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Despite promises from City Hall, local officials outside Moscow avoid declaring a state of emergency because of air pollution
On Friday, officials from Russia’s Federal Emergency Management Agency started issuing respirators and masks to residents in Volokolamsk, in response to air pollution from the local “Yadrovo” landfill, which has engulfed the city in hydrogen sulfide. Emergency workers are also making doctors available to locals to answer any questions about the health risks during the city’s garbage crisis.
On Thursday night, several thousand people protested outside the Volokolamsk district administrative building, demanding that local officials declare a public health emergency. The city’s mayor, Pyotr Lazarev, and the newly appointed head of the district, Andrey Vikharev, addressed the crowd and promised to initiate this process on Friday. So far, however, emergency management workers have only declared a “high alert.” Since March 22, schools in Volokolamsk have opened two hours later than normal because of air pollution that sent dozens of children to the hospital in mid-March.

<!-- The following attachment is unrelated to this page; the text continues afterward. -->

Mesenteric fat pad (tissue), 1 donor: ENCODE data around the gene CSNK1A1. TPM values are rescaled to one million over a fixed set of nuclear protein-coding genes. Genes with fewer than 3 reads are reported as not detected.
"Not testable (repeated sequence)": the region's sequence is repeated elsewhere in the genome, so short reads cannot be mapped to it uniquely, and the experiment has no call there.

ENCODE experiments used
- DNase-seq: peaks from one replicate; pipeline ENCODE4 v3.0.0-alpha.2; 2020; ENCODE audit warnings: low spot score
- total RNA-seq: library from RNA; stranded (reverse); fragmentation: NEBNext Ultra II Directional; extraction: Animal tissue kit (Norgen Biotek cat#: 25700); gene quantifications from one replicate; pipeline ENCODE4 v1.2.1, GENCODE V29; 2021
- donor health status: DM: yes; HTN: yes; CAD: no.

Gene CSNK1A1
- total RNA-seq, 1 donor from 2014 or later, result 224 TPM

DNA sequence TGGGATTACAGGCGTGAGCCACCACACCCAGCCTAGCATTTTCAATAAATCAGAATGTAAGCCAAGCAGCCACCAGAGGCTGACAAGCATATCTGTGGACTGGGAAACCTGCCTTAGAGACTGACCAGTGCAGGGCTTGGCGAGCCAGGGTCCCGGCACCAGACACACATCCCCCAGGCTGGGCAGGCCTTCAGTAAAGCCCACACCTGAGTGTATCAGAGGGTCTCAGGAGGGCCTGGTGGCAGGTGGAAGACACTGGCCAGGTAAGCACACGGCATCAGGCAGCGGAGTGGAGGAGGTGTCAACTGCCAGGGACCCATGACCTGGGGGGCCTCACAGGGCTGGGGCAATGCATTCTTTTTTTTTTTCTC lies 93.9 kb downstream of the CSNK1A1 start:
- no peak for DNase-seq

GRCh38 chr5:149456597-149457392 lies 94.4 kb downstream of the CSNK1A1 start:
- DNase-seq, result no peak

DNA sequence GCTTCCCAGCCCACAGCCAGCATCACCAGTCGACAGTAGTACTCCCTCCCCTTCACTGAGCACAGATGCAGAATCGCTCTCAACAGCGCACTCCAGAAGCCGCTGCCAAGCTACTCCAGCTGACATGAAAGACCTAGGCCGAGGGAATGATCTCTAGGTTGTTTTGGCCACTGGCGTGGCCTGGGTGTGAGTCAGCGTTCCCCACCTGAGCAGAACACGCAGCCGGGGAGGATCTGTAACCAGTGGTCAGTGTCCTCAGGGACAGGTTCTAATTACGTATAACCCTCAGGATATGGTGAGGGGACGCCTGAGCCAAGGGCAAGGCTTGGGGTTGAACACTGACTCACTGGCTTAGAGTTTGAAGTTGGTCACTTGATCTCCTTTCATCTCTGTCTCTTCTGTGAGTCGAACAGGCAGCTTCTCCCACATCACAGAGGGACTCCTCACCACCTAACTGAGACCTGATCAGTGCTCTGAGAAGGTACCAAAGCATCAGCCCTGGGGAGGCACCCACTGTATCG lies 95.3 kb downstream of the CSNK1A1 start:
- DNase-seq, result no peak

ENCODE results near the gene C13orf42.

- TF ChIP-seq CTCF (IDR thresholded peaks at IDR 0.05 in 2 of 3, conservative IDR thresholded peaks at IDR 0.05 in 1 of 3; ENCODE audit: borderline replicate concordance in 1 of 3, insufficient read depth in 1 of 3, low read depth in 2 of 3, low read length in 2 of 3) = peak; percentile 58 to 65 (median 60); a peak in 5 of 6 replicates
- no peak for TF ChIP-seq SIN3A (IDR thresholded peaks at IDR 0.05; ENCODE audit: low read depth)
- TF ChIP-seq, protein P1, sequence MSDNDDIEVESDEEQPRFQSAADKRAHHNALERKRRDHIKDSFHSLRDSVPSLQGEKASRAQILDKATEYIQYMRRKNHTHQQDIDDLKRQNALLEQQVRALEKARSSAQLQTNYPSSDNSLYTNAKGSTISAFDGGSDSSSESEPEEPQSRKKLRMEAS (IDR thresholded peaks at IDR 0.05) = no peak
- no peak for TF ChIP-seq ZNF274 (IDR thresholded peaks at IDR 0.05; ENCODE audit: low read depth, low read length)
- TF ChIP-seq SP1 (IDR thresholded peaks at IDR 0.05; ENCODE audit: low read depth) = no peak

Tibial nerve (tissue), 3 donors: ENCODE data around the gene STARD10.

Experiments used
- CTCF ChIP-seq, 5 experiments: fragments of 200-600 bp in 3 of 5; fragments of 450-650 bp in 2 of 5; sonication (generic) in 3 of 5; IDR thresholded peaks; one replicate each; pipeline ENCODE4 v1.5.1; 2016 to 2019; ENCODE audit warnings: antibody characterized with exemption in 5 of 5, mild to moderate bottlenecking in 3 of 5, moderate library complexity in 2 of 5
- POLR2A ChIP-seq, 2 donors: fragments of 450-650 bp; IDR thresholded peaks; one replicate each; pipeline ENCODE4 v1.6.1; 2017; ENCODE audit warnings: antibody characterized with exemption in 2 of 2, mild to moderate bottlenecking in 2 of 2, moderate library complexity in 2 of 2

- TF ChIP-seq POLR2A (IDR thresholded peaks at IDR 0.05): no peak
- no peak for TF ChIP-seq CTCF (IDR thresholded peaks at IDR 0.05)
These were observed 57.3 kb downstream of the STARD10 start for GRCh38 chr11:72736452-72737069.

What happens in a “high alert”? In addition to the masks (which still haven’t reached Volokolamsk’s schools), emergency management crews will step up their monitoring of the city’s air quality and start drafting an evacuation plan.
On March 29, Volokolamsk district head Andrey Vikharev reported that the level of hydrogen sulfide in local air was 12 times above what's considered safe. Regional FEMA officials promptly denied this information, saying that its sensors hadn’t recorded any new excesses of harmful gases in the area. Demonstrators accuse these officials of concealing the true levels of hydrogen sulfide in their air. Vikharev got his job when Moscow’s governor fired his predecessor in response to protests against the garbage crisis.
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